Another quick week has gone by and we’re on the road again from Kejimkujik to Prince Edward Island. Famed for its mosquitos, clear night skies and Mi’kmaq origins, Kejimkujik National Park did not fail to impress. In an act of sublime timing and luck we were able to arrive in one of Canada’s most ideal spots for night sky viewing during the incredible Perseid meteor shower. For three days the sky was periodically streaked with ephemeral cosmic lights and we soaked up every bit of it we could. Our days were filled with frogs, deer, the occasional snake and of course many an arthropod.
One arthropod in particular caught my interest: an arachnid, the Black and Yellow Garden Spider, Argiope aurantia. We had just about completed one of our hand collection events at the Farmlands trail (hand collecting is when we travel down a path and manually collect arthropods along the way) and came into a clearing where a farm once stood. In a lone bush among the tall grass that now dominated the clearing was the strikingly large Argiope aurantia, where it carefully maintained and monitored its web. The web was also the final destination for a number of unfortunate grasshoppers and flies.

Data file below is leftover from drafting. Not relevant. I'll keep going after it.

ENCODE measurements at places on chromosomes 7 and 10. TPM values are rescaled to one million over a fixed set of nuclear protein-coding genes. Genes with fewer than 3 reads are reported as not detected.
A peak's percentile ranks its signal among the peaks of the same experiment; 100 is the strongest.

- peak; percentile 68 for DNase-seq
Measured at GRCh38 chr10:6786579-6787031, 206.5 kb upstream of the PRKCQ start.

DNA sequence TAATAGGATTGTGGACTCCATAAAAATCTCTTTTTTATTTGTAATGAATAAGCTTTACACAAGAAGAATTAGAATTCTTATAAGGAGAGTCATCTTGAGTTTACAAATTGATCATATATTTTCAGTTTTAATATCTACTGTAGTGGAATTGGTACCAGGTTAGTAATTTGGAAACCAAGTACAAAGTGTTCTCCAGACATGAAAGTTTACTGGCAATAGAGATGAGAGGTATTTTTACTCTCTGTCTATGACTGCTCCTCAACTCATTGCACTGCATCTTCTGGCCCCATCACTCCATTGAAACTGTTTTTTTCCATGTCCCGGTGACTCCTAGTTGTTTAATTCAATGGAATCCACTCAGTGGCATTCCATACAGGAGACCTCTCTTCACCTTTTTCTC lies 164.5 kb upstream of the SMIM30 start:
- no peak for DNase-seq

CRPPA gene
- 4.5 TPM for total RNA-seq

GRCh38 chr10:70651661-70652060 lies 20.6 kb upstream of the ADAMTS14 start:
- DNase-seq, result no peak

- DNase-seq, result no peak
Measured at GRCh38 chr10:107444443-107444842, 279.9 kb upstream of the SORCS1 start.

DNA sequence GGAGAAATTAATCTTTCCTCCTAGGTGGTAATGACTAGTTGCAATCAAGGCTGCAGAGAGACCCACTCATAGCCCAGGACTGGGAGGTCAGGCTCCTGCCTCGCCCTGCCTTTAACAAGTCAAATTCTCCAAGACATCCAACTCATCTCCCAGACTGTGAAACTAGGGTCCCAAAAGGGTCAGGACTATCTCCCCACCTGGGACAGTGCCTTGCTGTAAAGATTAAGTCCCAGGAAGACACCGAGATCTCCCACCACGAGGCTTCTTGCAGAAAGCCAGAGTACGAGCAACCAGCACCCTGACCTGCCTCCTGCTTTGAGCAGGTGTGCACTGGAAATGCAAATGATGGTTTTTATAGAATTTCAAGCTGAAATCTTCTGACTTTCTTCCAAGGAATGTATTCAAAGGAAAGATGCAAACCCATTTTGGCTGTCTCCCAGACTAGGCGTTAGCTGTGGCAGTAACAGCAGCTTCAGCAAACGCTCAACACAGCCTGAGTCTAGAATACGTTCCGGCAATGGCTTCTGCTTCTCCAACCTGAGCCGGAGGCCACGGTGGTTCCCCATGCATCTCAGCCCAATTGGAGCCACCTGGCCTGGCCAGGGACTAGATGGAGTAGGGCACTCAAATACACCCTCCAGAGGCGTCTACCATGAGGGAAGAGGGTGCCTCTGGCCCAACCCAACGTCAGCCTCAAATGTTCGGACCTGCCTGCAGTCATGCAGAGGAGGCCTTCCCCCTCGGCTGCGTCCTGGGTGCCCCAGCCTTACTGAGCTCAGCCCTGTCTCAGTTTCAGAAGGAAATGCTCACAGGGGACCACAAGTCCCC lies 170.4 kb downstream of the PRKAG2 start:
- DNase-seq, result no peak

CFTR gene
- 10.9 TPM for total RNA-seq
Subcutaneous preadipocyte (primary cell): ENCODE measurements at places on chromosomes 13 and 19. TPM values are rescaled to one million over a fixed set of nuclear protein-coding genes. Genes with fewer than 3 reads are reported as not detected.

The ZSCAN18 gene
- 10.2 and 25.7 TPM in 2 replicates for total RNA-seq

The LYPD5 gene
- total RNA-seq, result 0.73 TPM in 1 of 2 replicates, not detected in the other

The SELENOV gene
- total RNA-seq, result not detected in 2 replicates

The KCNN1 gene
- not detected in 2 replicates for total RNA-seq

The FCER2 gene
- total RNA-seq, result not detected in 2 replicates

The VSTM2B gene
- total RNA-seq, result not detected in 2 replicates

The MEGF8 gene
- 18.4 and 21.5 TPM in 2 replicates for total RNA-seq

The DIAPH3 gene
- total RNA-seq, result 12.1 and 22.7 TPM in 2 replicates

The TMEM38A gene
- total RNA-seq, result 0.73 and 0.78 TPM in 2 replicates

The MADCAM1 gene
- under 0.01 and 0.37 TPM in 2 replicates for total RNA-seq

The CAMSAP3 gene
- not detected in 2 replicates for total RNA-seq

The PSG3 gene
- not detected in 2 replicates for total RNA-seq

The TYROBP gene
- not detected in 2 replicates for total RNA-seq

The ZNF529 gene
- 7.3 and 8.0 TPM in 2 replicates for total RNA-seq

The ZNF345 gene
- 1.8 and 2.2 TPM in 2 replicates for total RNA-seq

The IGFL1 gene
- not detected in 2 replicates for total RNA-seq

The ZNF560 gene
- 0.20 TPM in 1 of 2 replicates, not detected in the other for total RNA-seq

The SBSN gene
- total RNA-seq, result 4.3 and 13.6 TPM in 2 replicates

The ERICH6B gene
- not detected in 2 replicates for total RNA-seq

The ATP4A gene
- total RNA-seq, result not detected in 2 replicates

As is true with many spiders, there is a distinct sexual dimorphism observable in the relative size of the males and females. The A. aurantia I photographed was clearly a female with a body length well over an inch; their male counterparts are often three times smaller than the female. The distinct yellow markings against black background on the abdomen remain conserved between the sexes, making for a relatively easy identification.
A female Black and Yellow Garden Spider will spend the majority of her life within a small range, generally staying within her web for the entire summer where she will eat, mate and lay eggs. The smaller male will construct his web either within or adjacent to the female’s web. There is no ambiguity to the male’s purpose in this relationship, after he mates he will die and potentially be consumed by the female. The female will lay thousands of eggs within several sacs encased in layers of silk. She will spend the remainder of her summer and life protecting the eggs; eventually she will die come the frost. The eggs will overwinter and emerge the next year.
Despite the size and intimidating appearance, these spiders pose no threat to humans. They have a large range with populations in Canada, the United States, Mexico and Central America.